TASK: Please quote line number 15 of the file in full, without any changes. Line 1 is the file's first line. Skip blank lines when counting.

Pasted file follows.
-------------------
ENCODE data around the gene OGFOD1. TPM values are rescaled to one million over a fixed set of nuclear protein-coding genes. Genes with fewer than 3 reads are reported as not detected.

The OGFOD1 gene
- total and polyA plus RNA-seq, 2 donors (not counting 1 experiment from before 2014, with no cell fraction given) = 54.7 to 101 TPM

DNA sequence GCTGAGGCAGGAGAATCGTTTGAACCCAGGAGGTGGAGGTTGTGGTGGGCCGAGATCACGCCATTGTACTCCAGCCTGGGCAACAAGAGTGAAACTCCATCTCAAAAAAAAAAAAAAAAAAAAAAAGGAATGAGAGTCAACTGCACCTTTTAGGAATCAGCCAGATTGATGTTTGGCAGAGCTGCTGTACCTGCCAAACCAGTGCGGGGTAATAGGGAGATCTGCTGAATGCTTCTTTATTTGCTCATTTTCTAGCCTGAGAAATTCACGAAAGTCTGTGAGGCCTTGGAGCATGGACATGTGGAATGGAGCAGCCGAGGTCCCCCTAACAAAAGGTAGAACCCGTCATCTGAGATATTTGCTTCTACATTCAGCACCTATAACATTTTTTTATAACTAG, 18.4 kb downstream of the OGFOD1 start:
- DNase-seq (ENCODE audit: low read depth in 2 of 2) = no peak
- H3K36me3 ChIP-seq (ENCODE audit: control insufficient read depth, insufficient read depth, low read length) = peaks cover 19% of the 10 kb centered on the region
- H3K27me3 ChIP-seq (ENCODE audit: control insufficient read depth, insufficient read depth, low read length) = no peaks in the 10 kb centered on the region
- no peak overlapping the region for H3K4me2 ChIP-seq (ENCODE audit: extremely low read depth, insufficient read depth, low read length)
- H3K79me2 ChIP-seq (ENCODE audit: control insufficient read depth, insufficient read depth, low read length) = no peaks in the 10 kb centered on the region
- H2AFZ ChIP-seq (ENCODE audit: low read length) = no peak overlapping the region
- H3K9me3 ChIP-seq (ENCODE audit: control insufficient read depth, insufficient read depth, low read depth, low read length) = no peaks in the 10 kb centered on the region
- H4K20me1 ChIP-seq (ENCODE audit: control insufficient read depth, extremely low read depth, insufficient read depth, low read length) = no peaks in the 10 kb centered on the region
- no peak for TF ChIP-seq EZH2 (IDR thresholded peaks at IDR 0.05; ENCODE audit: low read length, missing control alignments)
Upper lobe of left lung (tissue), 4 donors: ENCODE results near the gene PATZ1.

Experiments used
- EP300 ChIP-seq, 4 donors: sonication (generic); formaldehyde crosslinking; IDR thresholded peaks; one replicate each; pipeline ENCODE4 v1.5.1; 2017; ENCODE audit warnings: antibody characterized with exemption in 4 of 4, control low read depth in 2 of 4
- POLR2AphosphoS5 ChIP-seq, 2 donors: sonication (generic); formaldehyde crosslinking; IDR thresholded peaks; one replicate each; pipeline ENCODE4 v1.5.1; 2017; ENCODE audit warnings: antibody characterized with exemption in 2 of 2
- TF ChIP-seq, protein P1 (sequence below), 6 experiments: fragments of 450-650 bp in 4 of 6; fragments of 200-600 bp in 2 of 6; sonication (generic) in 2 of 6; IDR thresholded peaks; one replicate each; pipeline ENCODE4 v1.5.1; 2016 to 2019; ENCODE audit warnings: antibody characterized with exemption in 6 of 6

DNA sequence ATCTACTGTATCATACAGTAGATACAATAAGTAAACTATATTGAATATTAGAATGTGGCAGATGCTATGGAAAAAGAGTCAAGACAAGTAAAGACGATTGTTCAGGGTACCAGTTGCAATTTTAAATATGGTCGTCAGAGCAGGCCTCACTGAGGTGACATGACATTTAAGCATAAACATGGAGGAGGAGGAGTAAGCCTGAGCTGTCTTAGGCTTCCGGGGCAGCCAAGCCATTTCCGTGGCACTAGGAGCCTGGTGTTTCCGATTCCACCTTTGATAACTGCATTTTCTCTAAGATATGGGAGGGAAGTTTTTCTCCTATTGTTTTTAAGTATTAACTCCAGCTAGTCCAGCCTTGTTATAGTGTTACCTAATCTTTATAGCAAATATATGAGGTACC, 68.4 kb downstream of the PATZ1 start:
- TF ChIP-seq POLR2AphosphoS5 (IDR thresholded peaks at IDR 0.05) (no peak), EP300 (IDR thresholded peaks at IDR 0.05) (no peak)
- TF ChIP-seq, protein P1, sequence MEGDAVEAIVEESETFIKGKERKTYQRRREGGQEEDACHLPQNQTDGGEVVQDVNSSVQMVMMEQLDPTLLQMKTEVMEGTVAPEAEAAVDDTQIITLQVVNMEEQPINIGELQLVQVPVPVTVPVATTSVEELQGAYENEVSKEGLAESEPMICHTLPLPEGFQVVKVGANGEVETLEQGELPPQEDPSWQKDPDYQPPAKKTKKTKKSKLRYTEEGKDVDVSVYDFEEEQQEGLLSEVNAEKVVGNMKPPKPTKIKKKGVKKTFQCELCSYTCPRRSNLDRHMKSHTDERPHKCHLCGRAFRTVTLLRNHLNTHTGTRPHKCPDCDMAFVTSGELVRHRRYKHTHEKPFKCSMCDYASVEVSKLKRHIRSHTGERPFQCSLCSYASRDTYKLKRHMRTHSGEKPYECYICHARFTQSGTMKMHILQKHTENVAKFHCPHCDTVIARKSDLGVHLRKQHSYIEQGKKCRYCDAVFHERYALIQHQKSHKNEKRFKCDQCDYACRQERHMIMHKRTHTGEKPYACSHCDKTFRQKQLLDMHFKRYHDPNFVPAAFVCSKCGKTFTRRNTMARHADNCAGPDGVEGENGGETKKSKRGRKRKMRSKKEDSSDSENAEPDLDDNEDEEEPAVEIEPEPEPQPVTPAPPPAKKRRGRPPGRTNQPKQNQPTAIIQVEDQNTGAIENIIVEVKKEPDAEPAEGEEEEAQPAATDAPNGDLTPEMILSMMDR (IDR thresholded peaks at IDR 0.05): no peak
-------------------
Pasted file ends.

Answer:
Experiments used